Fortune 500 brands and a range of other non-utility entities are catalyzing America’s growing demand for renewable energy by purchasing a record amount of wind power in 2018, according to a recent report by the American Wind Energy Association (AWEA). Consumer demand combined with policy stability and low, stable prices helped wind power capacity installations rise to the third strongest quarter in the industry’s history.
AWEA’s U.S. Wind Industry Fourth Quarter 2018 Market Report reveals that non-utility customers like AT&T, Walmart, ExxonMobil and Shell Energy purchased a record 4,203 MW of wind power capacity in 2018 through power purchase agreements (PPA). Contracted wind capacity from non-utility customers in 2018 surged 66% higher than the previous high-water mark in 2015. Data from the Business Renewables Center confirms that wind provides more energy to corporate brands than any other renewable source.
“A rapidly growing number of big brands and utilities clearly understand that for American consumers, it’s no longer enough for energy to be affordable and reliable, it must also be clean,” said Tom Kiernan, chief executive officer of AWEA. “Businesses are responding to their customers by seeking out the lowest-cost clean energy they can find to power their products and operations reliably.”
Polls find strong public support for more wind power among Americans on a non-partisan basis.
Wind power also continues to be a popular choice for major utilities. Utilities signed contracts for 4,304 MW of wind power in 2018 that, when combined with non-utility purchases, reached the highest level on record for overall PPA activity with 8,507 MW in 2018.
Strong consumer demand and stable policy also helped the industry surge to its third strongest quarter on record for new wind power capacity additions. New wind farms totaling 5,944 MW were installed nationally in the fourth quarter of 2018.
New wind farm installations in the fourth quarter were concentrated in the “American Wind Belt,” from Texas up through North Dakota. Texas continues to hold a wide lead in first place. Notably, Iowa reclaimed second place for total installed wind capacity from Oklahoma. South Dakota joined the Gigawatt Club of states with more than 1,000 MW of installed wind capacity, making it the 19th state to do so.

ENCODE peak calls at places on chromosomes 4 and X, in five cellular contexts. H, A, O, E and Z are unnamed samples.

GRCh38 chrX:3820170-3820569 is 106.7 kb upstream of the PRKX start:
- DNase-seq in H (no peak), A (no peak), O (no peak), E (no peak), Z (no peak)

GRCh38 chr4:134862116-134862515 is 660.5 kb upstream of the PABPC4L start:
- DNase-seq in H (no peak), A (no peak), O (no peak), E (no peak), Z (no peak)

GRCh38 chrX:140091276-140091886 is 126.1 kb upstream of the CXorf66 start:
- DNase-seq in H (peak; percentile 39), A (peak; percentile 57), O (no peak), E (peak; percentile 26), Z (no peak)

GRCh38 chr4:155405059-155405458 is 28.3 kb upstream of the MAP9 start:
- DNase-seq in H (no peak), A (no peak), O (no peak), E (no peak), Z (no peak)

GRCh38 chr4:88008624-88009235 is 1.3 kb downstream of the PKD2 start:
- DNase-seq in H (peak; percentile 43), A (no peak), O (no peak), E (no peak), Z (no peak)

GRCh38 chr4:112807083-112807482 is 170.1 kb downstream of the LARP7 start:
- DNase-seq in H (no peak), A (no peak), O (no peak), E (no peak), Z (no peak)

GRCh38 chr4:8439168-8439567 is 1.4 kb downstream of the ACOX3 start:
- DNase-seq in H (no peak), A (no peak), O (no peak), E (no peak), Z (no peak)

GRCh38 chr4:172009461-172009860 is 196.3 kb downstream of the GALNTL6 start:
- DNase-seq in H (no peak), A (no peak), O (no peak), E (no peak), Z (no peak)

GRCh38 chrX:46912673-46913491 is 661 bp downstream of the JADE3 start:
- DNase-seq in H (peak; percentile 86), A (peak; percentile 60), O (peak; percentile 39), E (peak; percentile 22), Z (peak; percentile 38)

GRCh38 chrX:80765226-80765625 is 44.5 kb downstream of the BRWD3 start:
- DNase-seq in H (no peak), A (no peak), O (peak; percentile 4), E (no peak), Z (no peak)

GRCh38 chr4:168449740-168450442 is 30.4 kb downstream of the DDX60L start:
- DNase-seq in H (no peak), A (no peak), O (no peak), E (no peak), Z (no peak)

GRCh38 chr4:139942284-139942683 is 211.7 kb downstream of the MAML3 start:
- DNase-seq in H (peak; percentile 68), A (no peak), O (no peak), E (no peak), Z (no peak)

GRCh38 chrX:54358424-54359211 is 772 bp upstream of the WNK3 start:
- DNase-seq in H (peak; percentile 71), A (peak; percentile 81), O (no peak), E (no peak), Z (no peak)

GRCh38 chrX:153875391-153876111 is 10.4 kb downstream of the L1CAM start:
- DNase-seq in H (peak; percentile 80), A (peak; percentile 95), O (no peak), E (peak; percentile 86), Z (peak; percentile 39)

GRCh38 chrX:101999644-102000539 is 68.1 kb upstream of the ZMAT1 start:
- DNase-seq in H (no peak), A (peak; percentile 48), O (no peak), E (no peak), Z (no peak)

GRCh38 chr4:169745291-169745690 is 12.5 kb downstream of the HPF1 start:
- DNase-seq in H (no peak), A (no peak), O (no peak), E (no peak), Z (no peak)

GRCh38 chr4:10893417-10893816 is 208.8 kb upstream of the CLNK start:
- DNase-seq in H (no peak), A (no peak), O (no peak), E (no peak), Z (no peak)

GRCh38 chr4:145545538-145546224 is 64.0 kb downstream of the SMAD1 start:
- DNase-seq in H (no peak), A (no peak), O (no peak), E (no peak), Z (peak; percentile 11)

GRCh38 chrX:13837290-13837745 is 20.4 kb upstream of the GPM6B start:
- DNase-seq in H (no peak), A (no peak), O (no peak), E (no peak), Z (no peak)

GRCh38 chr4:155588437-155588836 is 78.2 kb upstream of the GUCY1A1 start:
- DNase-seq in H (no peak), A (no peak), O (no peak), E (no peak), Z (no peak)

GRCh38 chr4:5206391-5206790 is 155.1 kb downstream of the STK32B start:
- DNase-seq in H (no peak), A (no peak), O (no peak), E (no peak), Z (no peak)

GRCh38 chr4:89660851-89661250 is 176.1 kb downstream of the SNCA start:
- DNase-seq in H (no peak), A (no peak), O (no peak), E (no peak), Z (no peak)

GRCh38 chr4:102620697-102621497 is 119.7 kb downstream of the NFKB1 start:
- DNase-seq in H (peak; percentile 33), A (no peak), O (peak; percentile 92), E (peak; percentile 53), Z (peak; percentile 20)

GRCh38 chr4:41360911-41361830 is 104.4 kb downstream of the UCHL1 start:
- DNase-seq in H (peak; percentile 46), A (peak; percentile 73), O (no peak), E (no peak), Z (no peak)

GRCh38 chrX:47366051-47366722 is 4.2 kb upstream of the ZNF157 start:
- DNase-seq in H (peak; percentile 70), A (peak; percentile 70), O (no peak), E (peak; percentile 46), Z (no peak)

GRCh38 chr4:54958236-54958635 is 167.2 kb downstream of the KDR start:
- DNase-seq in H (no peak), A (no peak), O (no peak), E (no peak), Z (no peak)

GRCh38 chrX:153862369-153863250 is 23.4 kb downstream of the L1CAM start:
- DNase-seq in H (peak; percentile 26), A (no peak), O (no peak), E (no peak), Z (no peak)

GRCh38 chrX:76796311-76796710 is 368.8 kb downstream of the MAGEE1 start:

In total, the industry commissioned 7,588 MW of wind power capacity in 2018. There are now 96,488 MW of cumulative installed wind capacity in the U.S., with more than 56,800 wind turbines operating across 41 states.
Low, stable prices are a large piece of wind power’s value to buyers. The cost of wind has fallen by 69% since 2009, falling 7% in 2018 alone, according to investment firm Lazard.
With a robust pipeline of new wind farms under construction or in advanced development, wind power’s strong 2018 is continuing this year. Projects totaling 2,125 MW started construction and a further 3,661 MW entered the advanced development phase in the quarter. There are now 35,095 MW of wind power capacity either under construction (16,521 MW) or in advanced development (18,574 MW), a 22% year-over-year increase in the development pipeline.
As with land-based wind farms, momentum is accelerating for the U.S. offshore wind market. Major energy businesses like Equinor, Orsted and Shell are competing to be the first to harness American offshore wind at scale. Strong support from the Trump Administration and coastal states, including New York’s nation-leading 9 GW offshore wind target, has sparked investor confidence and sets the stage for a great offshore energy boom. In December 2018, winning bids for three Massachusetts lease areas generated a combined $405 million in federal revenue, smashing the previous record bid of $43 million for a New York lease area.
AWEA is the national trade association of the U.S. wind energy industry, representing 1,000 member companies and over 100,000 jobs in the U.S. economy.